Legislation to Enact 2030 Climate Target Advances

Legislation to require the world’s sixth-largest economy to reduce its climate change-causing pollution to 40 percent below 1990 levels by 2030—the most aggressive target in North America—has cleared its final hurdle before consideration by the full California Assembly, which faces an Aug. 31 deadline to complete its work. Although many observers were ready to write off Senate Bill 32 (Pavley) last week, the bill passed out of the Assembly Appropriations committee yesterday and now moves to the floor with growing momentum, having already cleared the Senate last year.

Laws Matter (Says the Lawyer)

A decade ago, California took the climate bull by the horns in passing the Global Warming Solutions Act, commonly referred to as AB 32. It set a target of reducing California’s emissions back to 1990 levels by 2020 and, recognizing that not even California could arrest climate change that quickly, committed the state to maintain and continue reductions thereafter. While the statute is clear that the 2020 limit remains in effect, AB 32 is silent on the pace and timing of any commitments beyond 2020.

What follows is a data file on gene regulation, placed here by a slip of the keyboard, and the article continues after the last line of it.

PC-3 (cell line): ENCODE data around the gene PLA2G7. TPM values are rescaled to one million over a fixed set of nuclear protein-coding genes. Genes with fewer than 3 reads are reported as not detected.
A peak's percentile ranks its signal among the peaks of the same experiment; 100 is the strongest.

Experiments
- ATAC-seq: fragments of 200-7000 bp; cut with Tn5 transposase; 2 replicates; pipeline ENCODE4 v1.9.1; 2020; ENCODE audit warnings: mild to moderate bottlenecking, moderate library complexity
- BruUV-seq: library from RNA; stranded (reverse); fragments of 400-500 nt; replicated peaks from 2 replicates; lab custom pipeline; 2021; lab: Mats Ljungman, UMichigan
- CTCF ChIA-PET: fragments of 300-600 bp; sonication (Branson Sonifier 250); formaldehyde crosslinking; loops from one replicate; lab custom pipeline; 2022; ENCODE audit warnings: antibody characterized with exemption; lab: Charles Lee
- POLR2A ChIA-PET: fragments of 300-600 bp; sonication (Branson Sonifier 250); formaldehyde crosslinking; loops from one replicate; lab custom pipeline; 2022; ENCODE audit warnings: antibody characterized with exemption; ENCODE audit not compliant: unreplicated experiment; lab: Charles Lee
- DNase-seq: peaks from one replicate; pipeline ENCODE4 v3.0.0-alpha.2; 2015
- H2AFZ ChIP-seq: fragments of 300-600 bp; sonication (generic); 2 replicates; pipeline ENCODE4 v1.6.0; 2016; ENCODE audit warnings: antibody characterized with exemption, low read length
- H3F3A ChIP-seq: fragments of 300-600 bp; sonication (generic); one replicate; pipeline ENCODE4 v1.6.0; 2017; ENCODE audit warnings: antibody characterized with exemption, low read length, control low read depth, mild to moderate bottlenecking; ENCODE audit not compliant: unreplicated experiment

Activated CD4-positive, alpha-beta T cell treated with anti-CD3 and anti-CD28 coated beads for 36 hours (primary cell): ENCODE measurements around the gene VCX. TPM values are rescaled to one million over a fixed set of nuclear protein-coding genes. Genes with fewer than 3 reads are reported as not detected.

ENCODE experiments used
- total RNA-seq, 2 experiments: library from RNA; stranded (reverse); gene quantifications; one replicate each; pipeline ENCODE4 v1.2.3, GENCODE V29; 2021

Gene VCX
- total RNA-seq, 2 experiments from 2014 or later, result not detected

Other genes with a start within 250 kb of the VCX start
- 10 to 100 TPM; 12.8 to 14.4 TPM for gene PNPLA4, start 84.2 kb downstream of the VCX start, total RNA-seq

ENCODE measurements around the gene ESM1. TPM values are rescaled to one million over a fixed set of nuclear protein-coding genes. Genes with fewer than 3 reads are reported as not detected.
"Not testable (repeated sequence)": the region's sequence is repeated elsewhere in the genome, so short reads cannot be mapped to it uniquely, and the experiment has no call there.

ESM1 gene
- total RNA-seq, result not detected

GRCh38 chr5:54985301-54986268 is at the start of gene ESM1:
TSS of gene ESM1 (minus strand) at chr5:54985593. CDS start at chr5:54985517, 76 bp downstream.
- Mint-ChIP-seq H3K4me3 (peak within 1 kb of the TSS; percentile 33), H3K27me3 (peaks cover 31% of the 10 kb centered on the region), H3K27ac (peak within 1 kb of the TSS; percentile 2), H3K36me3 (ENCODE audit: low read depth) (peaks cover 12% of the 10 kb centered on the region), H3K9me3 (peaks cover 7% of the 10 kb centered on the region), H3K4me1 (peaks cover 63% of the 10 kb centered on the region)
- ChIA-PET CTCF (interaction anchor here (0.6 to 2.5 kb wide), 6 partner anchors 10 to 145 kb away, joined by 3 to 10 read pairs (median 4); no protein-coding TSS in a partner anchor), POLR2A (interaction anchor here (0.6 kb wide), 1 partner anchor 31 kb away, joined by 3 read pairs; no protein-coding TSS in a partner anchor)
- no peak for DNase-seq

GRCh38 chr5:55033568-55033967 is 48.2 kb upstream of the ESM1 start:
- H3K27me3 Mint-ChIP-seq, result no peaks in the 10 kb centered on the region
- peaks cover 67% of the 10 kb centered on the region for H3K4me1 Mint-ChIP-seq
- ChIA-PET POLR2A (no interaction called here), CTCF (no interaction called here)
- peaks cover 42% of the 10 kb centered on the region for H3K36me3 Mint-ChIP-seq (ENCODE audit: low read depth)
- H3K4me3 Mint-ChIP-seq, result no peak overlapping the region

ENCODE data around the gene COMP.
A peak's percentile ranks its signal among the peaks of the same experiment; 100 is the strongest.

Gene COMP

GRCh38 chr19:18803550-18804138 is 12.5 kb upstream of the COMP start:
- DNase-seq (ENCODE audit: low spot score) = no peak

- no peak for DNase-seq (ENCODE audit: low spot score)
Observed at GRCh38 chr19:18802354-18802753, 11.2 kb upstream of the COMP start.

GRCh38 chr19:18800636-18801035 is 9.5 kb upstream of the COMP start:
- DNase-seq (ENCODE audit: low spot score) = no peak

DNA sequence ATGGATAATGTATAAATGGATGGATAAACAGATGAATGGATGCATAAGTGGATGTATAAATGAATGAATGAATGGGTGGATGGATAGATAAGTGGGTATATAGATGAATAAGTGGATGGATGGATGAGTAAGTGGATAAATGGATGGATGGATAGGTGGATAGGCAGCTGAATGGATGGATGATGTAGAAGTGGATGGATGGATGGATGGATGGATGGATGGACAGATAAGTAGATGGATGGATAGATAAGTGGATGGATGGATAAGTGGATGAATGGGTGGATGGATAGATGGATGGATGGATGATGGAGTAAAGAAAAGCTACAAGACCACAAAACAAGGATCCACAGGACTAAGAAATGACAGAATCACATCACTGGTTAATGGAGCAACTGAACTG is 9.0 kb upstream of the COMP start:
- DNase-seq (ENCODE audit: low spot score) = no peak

SB 32 breaks that silence. With 2020 on the horizon, the bill establishes a new goalpost to provide the certainty that clean energy businesses and investors are clamoring for and public health protections demand. Already, uncertainty about the trajectory of key climate policies after 2020 is making markets and clean energy investors skittish.

But regardless of how you read the legal tea leaves, SB 32 would also provide a critical and more durable boost of political support from the Legislature. In the wake of term limits, there is not a single assemblymember left in California who voted on AB 32 a decade ago. Understandably, there is a need for this new crop of lawmakers to feel a sense of ownership and stewardship over California’s climate programs. Together with its companion bill AB 197 (see below), SB 32 provides a platform for members of the elected branch to give voice to their constituents’ calls for climate action.

More than 500 Central Valley residents wait in line at a Tune Up event in February. Thanks to funding from California's climate program, they can also qualify for rebates to help finance cleaner and more efficient cars that save money on gas.

UpLiftCA.org

What’s New This Year

SB 32 bill fell short on the Assembly floor last year amidst intense oil industry lobbying, concerns about the balance of power between the legislative and executive branches, and the whirlwind surrounding Senate Bill 350 (de León), which solidified the power sector’s contribution to achieving a 2030 target by doubling down on California’s renewable energy and energy efficiency commitments, but left little room for other measures to get their due consideration.

However, like many other landmark pieces of legislation in California’s storied climate history books, the second time around often proves to be the charm. And the platform and coalition behind SB 32 this year is stronger than ever: